of a fortress so as to gain greater control over the half moon," said Andrade. The
term ‘half moon' refers to the violent separatist movement led by elites and
land holders last year in Bolivia's oil and gas-rich eastern provinces, which
form a half moon shape. In Venezuela the "half moon" refers to the three border
states controlled by opposition governors or mayors, Tachira, Merida and
oil-rich Zulia.

In
May of 2008 Zulia state legislators proposed a "feasibility study" for autonomy
using the Bolivian efforts as a model. Last March the opposition governor of
Tachira, Cesar Pérez Vivas, created a parallel state security force not
answerable to Caracas with the participation of business groups and private
security firms.

Andrade
also worries that the land takeovers will heighten tensions between large land
owners and peasants. "Don't think that the latifundistas (large estate owners) in this country are little
angels," says Adrade. "In the Panamericana zone any person is worth
3,000 bolivars ($1,400)." Speaking in a telephone interview last June Alex
Alayo, a leader of the National Peasant Front Ezequiel Zamora, affirmed that
mercenaries hired by estate owners have murdered over 200 peasants since 2001.
At least a dozen murders have been attributed to paramilitary death squads in
the Merida-Zulia border region this year [17].

During
the Chavez presidency land conflicts have intensified since 2001 when the Land
Law established that land which is unproductive ("ocioso") can be nationalized and redistributed. Article 115 of
Venezuela's 1999 constitution explains that, "The right to property is
guaranteed," and that, "only for the cause of public utility or social
interest, mediated by a firm sentence and a prompt payment of just indemnification,
can any class of goods be expropriated." The Constitution also guarantees
indemnity to the owners of expropriated goods.

The
land takeovers in Merida are also condemned by Governor Marco Diaz who suggests
that some of the invading families are acting in a dishonest manner. He asserts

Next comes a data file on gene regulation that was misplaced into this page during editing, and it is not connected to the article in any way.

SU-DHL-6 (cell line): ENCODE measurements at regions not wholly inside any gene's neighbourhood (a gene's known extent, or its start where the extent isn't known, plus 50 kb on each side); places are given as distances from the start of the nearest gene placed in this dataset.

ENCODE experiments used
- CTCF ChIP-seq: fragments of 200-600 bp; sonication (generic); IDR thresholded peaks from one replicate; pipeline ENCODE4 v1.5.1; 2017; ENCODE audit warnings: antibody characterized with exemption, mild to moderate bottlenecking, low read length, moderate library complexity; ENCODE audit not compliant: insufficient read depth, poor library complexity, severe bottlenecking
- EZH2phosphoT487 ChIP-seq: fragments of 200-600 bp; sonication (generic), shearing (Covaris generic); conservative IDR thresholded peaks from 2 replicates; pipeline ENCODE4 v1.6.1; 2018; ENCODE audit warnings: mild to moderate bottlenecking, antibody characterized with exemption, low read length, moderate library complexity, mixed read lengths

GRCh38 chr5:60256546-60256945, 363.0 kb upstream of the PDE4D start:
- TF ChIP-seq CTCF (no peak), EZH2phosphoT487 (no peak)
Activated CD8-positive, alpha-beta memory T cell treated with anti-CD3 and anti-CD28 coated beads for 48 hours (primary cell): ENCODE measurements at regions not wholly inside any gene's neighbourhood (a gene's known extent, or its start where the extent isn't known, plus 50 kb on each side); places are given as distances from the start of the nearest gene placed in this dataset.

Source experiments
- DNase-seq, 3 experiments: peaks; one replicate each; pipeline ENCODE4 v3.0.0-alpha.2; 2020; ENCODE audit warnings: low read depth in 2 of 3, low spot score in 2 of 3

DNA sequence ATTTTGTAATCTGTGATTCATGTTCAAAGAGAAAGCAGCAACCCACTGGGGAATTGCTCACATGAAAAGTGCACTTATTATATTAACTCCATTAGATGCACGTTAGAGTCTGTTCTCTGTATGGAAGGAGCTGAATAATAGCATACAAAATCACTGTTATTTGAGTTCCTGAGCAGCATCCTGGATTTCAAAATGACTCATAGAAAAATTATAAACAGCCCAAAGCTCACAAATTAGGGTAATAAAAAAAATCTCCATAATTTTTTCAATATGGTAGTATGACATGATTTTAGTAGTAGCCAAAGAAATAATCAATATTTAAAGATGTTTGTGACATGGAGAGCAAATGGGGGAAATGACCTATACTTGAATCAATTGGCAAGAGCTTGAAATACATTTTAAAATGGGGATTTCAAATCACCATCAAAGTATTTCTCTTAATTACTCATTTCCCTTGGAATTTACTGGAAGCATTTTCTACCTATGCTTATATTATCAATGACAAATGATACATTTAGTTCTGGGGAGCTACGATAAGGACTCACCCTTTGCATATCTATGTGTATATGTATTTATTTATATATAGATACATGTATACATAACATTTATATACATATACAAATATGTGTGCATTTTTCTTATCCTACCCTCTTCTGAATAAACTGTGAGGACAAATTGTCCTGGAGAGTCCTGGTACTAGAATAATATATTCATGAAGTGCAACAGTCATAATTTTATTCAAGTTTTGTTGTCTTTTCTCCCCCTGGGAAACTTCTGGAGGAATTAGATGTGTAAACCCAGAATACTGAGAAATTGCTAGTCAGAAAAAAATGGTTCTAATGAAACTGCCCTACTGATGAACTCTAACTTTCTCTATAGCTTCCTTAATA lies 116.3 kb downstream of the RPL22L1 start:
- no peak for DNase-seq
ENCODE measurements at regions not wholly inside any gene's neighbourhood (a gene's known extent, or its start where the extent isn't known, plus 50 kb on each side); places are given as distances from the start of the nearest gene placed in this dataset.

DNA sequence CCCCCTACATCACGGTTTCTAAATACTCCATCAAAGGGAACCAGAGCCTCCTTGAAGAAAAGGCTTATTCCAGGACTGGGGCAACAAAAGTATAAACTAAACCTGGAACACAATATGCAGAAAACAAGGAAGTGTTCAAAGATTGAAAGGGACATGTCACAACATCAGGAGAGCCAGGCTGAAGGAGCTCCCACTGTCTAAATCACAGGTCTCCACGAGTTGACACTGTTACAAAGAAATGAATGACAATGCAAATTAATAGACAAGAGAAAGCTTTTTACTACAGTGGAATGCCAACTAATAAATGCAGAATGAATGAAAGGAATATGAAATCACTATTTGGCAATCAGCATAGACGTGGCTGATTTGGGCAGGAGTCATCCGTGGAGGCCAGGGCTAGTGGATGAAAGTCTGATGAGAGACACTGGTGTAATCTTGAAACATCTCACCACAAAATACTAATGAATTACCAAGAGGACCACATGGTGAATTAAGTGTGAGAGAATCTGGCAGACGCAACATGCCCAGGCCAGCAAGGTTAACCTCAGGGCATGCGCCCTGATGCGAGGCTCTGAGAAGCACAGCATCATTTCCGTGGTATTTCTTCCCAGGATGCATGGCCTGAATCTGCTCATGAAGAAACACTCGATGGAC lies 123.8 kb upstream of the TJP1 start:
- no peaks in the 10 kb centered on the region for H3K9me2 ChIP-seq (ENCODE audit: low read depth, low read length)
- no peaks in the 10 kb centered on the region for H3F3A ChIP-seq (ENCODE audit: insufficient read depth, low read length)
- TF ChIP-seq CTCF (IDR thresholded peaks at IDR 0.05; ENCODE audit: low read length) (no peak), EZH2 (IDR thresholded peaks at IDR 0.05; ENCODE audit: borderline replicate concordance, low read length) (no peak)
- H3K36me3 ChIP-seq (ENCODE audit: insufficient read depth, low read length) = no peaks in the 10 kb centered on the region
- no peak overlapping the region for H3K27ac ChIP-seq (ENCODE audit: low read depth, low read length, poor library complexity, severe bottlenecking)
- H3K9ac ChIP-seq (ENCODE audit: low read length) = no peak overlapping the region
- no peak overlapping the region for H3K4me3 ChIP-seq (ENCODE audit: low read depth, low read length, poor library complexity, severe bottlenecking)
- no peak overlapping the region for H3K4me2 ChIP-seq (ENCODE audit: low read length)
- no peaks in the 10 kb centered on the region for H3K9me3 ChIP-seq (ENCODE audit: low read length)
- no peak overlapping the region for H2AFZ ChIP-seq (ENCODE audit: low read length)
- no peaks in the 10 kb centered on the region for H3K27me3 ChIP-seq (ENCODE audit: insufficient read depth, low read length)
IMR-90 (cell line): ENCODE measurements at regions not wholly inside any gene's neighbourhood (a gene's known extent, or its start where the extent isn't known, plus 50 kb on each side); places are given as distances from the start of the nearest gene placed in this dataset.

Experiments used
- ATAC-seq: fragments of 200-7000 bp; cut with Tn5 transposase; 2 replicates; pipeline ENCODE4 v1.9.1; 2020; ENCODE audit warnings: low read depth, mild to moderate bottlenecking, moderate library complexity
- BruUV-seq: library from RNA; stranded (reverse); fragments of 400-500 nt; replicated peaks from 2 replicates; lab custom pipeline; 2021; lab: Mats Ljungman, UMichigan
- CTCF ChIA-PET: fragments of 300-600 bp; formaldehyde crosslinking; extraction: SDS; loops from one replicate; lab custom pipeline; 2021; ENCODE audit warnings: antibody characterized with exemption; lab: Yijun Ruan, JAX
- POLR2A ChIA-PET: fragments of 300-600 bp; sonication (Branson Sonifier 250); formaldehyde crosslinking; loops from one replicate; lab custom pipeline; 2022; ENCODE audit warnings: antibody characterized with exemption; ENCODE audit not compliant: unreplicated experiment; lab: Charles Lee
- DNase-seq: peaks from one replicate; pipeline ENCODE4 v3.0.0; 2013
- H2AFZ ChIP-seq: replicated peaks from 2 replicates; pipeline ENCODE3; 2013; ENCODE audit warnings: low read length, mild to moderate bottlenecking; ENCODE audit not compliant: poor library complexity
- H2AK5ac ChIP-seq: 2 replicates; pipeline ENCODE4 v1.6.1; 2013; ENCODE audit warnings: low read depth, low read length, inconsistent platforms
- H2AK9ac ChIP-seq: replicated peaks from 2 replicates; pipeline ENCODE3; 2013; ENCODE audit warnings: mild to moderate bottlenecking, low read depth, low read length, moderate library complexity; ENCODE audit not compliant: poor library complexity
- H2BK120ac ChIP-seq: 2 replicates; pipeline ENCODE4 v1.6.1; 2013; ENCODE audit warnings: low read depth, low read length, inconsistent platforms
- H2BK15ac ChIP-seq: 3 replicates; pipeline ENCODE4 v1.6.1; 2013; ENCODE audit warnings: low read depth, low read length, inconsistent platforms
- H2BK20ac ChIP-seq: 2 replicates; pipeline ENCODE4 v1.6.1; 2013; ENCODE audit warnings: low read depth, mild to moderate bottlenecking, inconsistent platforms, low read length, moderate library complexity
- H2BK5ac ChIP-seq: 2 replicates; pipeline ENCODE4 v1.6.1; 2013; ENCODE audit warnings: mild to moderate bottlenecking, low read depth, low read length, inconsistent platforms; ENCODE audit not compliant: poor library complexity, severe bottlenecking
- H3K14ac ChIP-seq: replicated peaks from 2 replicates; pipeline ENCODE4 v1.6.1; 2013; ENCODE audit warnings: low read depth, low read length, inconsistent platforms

that the takeovers are the work of "professional invaders" who in fact
currently own homes in different parts of Alberto Adriani. Ostensibly, they are
merely attempting to acquire more land in an illegal manner [18]. Other
representatives of the PSUV speaking at a local press conference assured that
these squatters had sold their previous homes in neighboring states for as much
as 12,000 bolivars ($5,580 dollars) before moving on to invade new land [19].

A
confrontation ensued on June 15th when local police moved to clear 33 squatting
families from the Las Rurales and Las Pernías sector of the Pulido Méndez
parish of Alberto Adriani. Reportedly, the police fired shotguns of plastic
shrapnel, an anti-riot weapon, while families threw Molotov cocktails at the
officers, though it is unclear who initiated the violence [20].

On
June 23rd, after another failed attempt to conduct a dialogue, Alicia Medina, a
squatter, explained that during the electoral campaign Mayor Ramos had visited
her home offering her a new living plan. For that reason she decided to stay so
as to fight for a "dignified home," as is encouraged by President Chavez [21].

Meanwhile,
the political opposition to President Chavez has leapt at the opportunity to
decry the expulsions. Leonardo Carrero, president of the social Christian COPEI
party in El Vigia categorized the evictions as "brutal" and as representing
"capitalist trickery" [22]. On the other hand, Ramon Guevara of the Democratic
Action party, one of only two opposition legislators in Merida's nine person
state assembly, explained that, "The only thing left for us to do is to
congratulate [the socialist officials]" and hope that their actions will
reflect "the universal thinking of all of the legislators of [Chavismo]" and
that "this action allows us to recognize that private property is untouchable"
[23].

Conclusion

Government
representatives finally came to an agreement with some of the families that
took over land in El Vigia during a meeting on July 12th. 302 of